During his lifetime, Brazilian playwright Nelson Rodrigues (1912-1980) was an innovator in Brazil’s theatrical world. He was a genre-buster who helped change his country’s stage scene with plays that skewered Rio de Janeiro’s society through his caustic and cynical point of view.
Though many of his critics dismissed him as “pornographic” due to his sexually charged work, he is today remembered as one of the most influential writers of his generation.
In celebration of his centennial, the New York-based Group.BR staged a five-day residence of Rodrigues’ final play, The Serpent (A Serpente).
First staged in Brazil in 1979, the one-act “Carioca Tragedy” centers on two married sisters who share the same 12th floor apartment in Rio de Janeiro.
Ligia (Andressa Furletti) is miserable and suicidal because her husband Decio (Modesto Lacen) has been unable to consummate their relationship after one year of marriage.
Guida (Monica Steuer) , on the other hand, is on a permanent state of bliss with her husband Paulo (Thiago Felix), and Ligia can hear her climaxing every night through the thin wall that separates their bedrooms.
With Decio out of the picture after a violent fight, Guida offers her sister the opportunity to sleep with her Paulo so she will be able to – at least for one night – feel what happiness is all about.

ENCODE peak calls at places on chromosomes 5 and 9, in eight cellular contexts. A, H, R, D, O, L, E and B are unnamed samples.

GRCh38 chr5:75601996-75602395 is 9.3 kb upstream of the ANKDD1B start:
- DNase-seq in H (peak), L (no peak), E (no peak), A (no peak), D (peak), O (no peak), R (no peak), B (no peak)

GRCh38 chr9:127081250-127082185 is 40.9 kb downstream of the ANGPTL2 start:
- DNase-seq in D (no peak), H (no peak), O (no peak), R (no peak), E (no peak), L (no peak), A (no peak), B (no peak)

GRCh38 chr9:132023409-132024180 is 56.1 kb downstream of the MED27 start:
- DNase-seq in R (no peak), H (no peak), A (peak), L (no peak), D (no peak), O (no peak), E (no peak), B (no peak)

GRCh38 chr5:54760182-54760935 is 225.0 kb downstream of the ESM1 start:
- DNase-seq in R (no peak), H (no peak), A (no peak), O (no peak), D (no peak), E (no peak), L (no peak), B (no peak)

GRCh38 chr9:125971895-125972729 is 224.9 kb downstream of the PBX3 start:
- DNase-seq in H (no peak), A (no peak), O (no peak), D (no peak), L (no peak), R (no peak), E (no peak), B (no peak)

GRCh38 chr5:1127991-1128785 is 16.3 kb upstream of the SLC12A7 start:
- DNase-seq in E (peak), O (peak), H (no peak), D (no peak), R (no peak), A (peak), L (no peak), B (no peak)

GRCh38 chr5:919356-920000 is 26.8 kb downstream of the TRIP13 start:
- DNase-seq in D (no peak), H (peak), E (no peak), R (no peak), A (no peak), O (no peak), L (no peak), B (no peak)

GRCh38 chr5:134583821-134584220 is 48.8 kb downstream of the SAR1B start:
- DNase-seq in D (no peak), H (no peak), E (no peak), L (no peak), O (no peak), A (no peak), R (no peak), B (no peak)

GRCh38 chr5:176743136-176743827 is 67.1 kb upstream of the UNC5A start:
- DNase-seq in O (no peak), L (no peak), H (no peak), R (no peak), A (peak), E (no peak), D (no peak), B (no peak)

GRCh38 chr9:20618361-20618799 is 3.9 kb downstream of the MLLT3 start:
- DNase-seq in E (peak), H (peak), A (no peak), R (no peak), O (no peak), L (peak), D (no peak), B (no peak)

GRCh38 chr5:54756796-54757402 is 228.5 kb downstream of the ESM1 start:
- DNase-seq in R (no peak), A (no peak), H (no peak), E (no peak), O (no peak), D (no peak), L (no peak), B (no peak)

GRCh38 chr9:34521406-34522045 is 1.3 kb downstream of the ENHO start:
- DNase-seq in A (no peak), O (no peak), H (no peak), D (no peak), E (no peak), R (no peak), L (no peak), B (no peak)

Ligia and Paulo are reluctant to go on with it, but after the ‘experiment’ things start going south: Guida is regretful for her idea, and grows more and more paranoid as she suspects that Paulo and Guida are taking things beyond the agreed period.
There is also a bit of a subplot involving the newly single Decio, who finds himself involved with a lady (Debora Balardini) who does peoples’ laundry for a living.
Grupo BR’s production was spoken in Portuguese with overhead titles in English. There is little staging except for a few props (scattered shoes and a suitcase) and a semi see-thorough screen representing both the division between the two bedrooms and the ledge.
The roles were demanding, as the actors not only had to emote but to perform arduous physical tasks that included jumping, falling and the climatic (albeit fully clothed) sex scene between Paulo and Guida and Ligia’s later journey into madness.
The audience was fully involved with the play, and the 90 minutes went by quite quickly. When the play reached its dramatic ending, the players were given a standing ovation.
All the actors were great, but kudos specially goes to Puerto Rican-born Modesto Lacen, who learned basic Portuguese skills especially for the complex supporting role of Decio.
Group BR has as a goal of “bringing Brazilian culture” to audiences who might not be familiar with works of the country’s playwrights.
According to their website, the group “aims to disseminate the Brazilian language sound by performing plays in their native tongue” and give international audiences the opportunity to “to appreciate the still unknown Brazilian dramaturgy.”
It is surely a daunting task, but judging from this first production, we will be looking forward to see what else this group has waiting in the wings.
The Serpent (A Serpente),
By Nelson Rodrigues
With Andressa Furletti, Mônica Steuer, Thiago Felix, Modesto Lacen and Débora Balardini.
Directed by Debora Balardini
Teatro LATEA – Clemente Soto Velez Cultural and Educational Center
107 Suffolk Street, 2nd floor, NY
July 12 to 15,
Ernest Barteldes is a freelance writer based on Staten Island, New York. He can be reached at firstname.lastname@example.org.
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